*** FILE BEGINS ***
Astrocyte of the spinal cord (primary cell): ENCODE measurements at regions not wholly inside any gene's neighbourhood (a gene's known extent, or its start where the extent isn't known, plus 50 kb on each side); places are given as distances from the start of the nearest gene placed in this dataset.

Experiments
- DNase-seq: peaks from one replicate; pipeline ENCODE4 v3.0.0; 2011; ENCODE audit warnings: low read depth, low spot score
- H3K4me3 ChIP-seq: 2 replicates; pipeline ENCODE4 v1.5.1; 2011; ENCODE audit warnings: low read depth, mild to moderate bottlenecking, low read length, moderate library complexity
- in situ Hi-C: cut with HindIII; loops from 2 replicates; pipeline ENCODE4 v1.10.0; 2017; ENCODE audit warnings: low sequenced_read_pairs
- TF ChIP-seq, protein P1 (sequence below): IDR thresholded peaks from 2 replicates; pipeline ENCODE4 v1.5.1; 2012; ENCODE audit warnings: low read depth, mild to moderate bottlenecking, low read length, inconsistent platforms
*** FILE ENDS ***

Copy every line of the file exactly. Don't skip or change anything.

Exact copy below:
Astrocyte of the spinal cord (primary cell): ENCODE measurements at regions not wholly inside any gene's neighbourhood (a gene's known extent, or its start where the extent isn't known, plus 50 kb on each side); places are given as distances from the start of the nearest gene placed in this dataset.

Experiments
- DNase-seq: peaks from one replicate; pipeline ENCODE4 v3.0.0; 2011; ENCODE audit warnings: low read depth, low spot score
- H3K4me3 ChIP-seq: 2 replicates; pipeline ENCODE4 v1.5.1; 2011; ENCODE audit warnings: low read depth, mild to moderate bottlenecking, low read length, moderate library complexity
- in situ Hi-C: cut with HindIII; loops from 2 replicates; pipeline ENCODE4 v1.10.0; 2017; ENCODE audit warnings: low sequenced_read_pairs
- TF ChIP-seq, protein P1 (sequence below): IDR thresholded peaks from 2 replicates; pipeline ENCODE4 v1.5.1; 2012; ENCODE audit warnings: low read depth, mild to moderate bottlenecking, low read length, inconsistent platforms